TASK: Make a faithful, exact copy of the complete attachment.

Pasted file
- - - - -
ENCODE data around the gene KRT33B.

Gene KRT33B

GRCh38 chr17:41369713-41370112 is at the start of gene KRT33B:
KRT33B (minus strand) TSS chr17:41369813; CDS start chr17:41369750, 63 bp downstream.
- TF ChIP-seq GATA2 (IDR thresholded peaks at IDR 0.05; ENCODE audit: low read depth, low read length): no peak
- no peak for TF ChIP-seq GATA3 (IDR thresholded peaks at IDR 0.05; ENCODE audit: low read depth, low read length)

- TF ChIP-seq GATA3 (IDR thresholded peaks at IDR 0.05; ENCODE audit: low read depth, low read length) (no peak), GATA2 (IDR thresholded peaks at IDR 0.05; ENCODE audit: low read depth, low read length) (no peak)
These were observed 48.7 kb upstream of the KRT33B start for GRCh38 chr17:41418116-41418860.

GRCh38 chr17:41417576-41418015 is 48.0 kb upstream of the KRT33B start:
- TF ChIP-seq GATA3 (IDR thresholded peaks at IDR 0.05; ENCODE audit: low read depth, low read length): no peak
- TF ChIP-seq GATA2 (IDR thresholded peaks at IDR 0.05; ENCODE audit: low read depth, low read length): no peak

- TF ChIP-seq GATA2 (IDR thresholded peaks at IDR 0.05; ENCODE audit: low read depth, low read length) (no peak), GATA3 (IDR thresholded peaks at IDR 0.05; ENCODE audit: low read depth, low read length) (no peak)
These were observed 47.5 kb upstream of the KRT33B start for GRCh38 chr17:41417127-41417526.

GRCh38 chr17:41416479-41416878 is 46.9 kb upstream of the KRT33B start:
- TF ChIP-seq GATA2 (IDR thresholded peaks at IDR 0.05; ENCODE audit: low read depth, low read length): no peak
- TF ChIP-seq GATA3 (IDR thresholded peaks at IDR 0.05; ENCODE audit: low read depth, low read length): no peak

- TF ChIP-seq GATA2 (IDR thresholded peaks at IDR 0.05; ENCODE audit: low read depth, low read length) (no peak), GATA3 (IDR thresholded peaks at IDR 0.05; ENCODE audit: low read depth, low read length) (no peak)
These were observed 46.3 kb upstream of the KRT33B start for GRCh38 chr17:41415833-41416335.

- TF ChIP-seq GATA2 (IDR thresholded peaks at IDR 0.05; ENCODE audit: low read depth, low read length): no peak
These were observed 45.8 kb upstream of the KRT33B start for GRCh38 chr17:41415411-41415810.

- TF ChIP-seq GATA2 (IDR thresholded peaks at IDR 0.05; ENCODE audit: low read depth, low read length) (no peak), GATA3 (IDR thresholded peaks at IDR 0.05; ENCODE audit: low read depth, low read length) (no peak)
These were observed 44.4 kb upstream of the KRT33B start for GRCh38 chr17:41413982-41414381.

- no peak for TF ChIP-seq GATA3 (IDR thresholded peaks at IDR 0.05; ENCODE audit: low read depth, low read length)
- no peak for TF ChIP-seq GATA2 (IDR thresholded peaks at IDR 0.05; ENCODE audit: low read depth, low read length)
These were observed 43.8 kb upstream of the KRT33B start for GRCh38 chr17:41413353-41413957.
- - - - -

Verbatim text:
ENCODE data around the gene KRT33B.

Gene KRT33B

GRCh38 chr17:41369713-41370112 is at the start of gene KRT33B:
KRT33B (minus strand) TSS chr17:41369813; CDS start chr17:41369750, 63 bp downstream.
- TF ChIP-seq GATA2 (IDR thresholded peaks at IDR 0.05; ENCODE audit: low read depth, low read length): no peak
- no peak for TF ChIP-seq GATA3 (IDR thresholded peaks at IDR 0.05; ENCODE audit: low read depth, low read length)

- TF ChIP-seq GATA3 (IDR thresholded peaks at IDR 0.05; ENCODE audit: low read depth, low read length) (no peak), GATA2 (IDR thresholded peaks at IDR 0.05; ENCODE audit: low read depth, low read length) (no peak)
These were observed 48.7 kb upstream of the KRT33B start for GRCh38 chr17:41418116-41418860.

GRCh38 chr17:41417576-41418015 is 48.0 kb upstream of the KRT33B start:
- TF ChIP-seq GATA3 (IDR thresholded peaks at IDR 0.05; ENCODE audit: low read depth, low read length): no peak
- TF ChIP-seq GATA2 (IDR thresholded peaks at IDR 0.05; ENCODE audit: low read depth, low read length): no peak

- TF ChIP-seq GATA2 (IDR thresholded peaks at IDR 0.05; ENCODE audit: low read depth, low read length) (no peak), GATA3 (IDR thresholded peaks at IDR 0.05; ENCODE audit: low read depth, low read length) (no peak)
These were observed 47.5 kb upstream of the KRT33B start for GRCh38 chr17:41417127-41417526.

GRCh38 chr17:41416479-41416878 is 46.9 kb upstream of the KRT33B start:
- TF ChIP-seq GATA2 (IDR thresholded peaks at IDR 0.05; ENCODE audit: low read depth, low read length): no peak
- TF ChIP-seq GATA3 (IDR thresholded peaks at IDR 0.05; ENCODE audit: low read depth, low read length): no peak

- TF ChIP-seq GATA2 (IDR thresholded peaks at IDR 0.05; ENCODE audit: low read depth, low read length) (no peak), GATA3 (IDR thresholded peaks at IDR 0.05; ENCODE audit: low read depth, low read length) (no peak)
These were observed 46.3 kb upstream of the KRT33B start for GRCh38 chr17:41415833-41416335.

- TF ChIP-seq GATA2 (IDR thresholded peaks at IDR 0.05; ENCODE audit: low read depth, low read length): no peak
These were observed 45.8 kb upstream of the KRT33B start for GRCh38 chr17:41415411-41415810.

- TF ChIP-seq GATA2 (IDR thresholded peaks at IDR 0.05; ENCODE audit: low read depth, low read length) (no peak), GATA3 (IDR thresholded peaks at IDR 0.05; ENCODE audit: low read depth, low read length) (no peak)
These were observed 44.4 kb upstream of the KRT33B start for GRCh38 chr17:41413982-41414381.

- no peak for TF ChIP-seq GATA3 (IDR thresholded peaks at IDR 0.05; ENCODE audit: low read depth, low read length)
- no peak for TF ChIP-seq GATA2 (IDR thresholded peaks at IDR 0.05; ENCODE audit: low read depth, low read length)
These were observed 43.8 kb upstream of the KRT33B start for GRCh38 chr17:41413353-41413957.